Right, but what is the purpose of the spreadsheet? It's aggregating a bunch of variables to get a final, composite ranking. So the actual, cardinal numbers used in the variables are arbitrary. What we need are to transform the variables so that they are comparable to each other. That's what normalization does. If the substantive differences among the states are not important, as in the example you give, the solution is to give the normalized variable a very small weighting so that it does not much affect the final result.

I see your point about weighing, but I don't agree with it.

The fundamental function of assigning weights, is to decide for yourself how important that criterion should be in contributing to what state we choose. One should be able to assign it

*without having to look at the data itself.* You shouldn't need to fudge your weights in order to account for poor choices in the normalization algorithm that cause non-real-world representations of the data (such as that 49% is very different from 50%).

It's hard enough assigning weights, only taking into account the importance of criteria. We don't need to pile this other function on to it.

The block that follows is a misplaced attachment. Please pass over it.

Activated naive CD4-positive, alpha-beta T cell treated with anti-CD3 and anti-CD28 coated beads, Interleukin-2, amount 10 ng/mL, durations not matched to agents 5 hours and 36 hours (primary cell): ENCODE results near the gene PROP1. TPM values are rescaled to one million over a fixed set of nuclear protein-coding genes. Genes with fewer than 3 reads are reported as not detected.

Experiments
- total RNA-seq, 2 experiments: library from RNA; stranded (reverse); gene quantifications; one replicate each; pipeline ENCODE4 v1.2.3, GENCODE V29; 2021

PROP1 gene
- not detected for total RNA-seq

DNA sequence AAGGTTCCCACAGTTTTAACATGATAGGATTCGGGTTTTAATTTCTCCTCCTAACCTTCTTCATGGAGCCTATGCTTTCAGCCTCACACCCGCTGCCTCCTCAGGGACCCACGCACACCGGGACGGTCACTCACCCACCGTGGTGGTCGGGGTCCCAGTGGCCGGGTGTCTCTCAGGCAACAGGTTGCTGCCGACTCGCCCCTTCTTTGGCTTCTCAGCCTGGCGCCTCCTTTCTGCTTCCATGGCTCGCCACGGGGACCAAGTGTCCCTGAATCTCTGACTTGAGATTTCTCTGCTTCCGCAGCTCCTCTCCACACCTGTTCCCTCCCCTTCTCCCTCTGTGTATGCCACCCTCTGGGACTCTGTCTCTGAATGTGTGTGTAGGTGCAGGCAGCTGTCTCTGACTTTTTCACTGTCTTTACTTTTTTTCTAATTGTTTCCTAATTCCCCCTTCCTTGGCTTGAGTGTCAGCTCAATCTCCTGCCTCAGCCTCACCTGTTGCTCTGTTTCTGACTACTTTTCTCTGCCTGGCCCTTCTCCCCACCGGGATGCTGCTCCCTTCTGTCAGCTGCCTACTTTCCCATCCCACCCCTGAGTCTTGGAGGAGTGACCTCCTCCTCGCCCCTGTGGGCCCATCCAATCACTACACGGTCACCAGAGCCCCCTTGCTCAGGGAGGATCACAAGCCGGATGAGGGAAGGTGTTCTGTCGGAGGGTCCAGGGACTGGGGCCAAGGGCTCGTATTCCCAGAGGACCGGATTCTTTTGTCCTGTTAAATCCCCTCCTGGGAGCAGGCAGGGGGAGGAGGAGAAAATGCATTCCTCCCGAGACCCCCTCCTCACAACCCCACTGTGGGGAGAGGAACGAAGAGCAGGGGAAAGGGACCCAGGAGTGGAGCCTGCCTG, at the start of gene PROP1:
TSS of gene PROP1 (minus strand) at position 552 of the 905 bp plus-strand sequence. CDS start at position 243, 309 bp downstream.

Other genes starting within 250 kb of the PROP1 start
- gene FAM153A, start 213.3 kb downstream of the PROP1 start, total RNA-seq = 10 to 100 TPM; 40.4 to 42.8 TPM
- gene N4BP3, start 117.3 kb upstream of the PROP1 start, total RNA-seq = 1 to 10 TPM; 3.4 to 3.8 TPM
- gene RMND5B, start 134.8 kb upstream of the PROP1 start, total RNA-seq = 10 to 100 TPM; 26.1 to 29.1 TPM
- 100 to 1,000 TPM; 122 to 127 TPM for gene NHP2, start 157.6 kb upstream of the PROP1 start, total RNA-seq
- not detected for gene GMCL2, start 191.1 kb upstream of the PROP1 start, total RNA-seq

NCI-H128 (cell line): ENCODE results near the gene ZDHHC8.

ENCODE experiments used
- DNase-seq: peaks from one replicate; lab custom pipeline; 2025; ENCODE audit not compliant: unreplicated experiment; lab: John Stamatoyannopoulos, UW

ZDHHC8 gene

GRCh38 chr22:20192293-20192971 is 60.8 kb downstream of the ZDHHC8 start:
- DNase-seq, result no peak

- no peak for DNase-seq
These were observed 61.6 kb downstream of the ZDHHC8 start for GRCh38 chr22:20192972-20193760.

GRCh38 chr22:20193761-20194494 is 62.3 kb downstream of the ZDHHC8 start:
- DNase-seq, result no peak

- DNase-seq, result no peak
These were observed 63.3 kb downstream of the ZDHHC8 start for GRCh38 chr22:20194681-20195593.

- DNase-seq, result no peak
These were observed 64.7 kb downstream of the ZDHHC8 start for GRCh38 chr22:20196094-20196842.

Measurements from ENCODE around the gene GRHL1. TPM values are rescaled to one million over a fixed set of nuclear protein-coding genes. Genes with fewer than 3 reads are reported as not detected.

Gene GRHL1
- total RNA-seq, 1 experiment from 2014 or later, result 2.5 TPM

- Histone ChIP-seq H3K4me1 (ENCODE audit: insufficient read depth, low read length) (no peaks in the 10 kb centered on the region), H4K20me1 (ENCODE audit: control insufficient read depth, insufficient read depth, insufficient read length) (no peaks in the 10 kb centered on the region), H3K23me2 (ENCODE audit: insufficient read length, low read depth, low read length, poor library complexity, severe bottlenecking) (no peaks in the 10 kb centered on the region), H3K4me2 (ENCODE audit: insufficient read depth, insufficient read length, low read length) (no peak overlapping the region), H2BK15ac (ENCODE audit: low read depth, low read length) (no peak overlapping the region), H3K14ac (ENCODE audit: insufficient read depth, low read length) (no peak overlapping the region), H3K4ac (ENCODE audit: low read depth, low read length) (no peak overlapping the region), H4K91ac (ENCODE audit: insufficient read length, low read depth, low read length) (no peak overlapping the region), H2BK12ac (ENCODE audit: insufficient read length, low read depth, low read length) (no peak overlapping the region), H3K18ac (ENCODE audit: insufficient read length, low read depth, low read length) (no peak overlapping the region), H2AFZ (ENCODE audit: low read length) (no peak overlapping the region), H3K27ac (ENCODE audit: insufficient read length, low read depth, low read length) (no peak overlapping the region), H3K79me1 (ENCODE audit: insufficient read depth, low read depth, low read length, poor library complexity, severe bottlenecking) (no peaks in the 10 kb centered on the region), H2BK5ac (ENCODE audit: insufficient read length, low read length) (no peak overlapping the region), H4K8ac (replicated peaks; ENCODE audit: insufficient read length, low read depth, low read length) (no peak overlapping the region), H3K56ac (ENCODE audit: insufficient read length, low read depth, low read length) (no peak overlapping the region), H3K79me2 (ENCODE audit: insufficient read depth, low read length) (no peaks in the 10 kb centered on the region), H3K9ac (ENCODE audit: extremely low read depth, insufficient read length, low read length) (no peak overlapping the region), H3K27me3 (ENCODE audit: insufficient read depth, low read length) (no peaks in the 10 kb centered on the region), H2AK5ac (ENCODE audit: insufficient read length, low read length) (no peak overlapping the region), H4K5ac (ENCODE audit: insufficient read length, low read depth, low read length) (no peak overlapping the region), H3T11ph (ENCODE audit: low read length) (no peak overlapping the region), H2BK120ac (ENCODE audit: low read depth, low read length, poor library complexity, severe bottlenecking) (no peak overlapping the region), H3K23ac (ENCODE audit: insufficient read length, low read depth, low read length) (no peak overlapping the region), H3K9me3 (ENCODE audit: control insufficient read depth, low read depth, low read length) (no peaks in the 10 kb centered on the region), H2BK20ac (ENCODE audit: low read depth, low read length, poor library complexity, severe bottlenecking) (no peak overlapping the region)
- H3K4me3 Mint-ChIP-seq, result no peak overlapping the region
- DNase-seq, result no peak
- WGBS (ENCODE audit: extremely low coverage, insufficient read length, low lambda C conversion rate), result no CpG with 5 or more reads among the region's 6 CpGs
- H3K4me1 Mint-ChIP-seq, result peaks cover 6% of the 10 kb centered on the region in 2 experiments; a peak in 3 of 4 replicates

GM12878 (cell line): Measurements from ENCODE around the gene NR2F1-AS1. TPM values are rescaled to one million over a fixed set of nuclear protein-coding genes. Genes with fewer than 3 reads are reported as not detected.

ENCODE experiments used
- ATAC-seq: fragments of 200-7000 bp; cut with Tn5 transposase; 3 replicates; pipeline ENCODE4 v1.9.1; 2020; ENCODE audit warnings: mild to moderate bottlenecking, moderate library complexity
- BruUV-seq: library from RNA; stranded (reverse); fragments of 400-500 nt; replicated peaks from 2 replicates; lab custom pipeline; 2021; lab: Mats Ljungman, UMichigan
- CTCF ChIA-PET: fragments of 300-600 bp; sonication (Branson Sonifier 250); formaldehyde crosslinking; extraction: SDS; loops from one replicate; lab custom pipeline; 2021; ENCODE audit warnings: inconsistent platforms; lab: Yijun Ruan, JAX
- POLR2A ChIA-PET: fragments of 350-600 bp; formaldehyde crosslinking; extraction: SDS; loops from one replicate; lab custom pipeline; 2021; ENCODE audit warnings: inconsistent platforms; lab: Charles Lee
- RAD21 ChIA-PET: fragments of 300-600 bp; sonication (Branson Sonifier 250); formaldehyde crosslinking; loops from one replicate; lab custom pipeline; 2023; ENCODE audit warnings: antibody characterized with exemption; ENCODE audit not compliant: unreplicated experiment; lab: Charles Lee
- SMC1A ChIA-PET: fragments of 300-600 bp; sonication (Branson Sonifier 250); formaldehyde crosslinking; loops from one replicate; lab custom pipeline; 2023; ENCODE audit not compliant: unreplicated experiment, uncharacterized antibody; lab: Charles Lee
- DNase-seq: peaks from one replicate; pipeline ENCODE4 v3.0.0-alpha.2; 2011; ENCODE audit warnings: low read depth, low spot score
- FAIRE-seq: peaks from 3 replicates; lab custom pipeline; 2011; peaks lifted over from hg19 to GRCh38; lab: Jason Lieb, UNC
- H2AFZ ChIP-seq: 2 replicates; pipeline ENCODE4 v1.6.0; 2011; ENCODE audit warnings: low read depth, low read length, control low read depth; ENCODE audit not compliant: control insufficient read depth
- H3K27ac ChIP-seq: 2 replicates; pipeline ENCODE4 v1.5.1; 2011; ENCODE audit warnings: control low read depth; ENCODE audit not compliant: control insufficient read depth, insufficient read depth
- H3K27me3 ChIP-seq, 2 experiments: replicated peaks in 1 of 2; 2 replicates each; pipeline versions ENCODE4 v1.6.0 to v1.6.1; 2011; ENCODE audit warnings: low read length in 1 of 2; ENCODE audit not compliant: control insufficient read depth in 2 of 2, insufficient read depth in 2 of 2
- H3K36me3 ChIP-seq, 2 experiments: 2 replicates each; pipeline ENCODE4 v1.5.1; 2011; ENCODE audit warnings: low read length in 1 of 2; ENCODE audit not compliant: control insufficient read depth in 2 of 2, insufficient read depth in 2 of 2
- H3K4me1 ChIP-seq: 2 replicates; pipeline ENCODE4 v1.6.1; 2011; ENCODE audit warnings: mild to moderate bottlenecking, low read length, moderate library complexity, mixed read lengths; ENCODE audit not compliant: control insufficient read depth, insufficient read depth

But Ted's solution can create paradoxes if you're not very sophisticated about the way in which you do the ranking. For example, imagine the ranking is "government ownership above 48%." Then state A scores 2% and state B scores 1% even though the fundamental, underlying concept is the same. Ted's solution would give B a 5 and A a 10.

Well, I'm not suggesting you can't pick a criterion in such a way as to break this simple nomalization algorithm. But you have to admit, you had to go out of your way to do it!

On the other hand, we did not go out of our way at all to break the current normalization algorithm (in such a way as to require fudging weights to compensate); in fact we used criteria that are already in the spread sheet!

Generally I think you have to look at each criterion, then pick one of several nomalization algorithms that would best display the data in real-world terms, and that doesn't give nonsense answers when you apply different data to the criterion. (Obviously the criterion having to do with borders and coasts has to have a different normalization algorithm than this one.)

This is similar to what I picked up long ago when I was a Physics major at the University. One way we used to verify that an equation matched the system under study, was to take each variable in the equation and set it to its maximum possible or minimum possible value, then verify that the results the equation predicts still makes sense. If it does, for every variable, then we can be pretty sure the equation is right.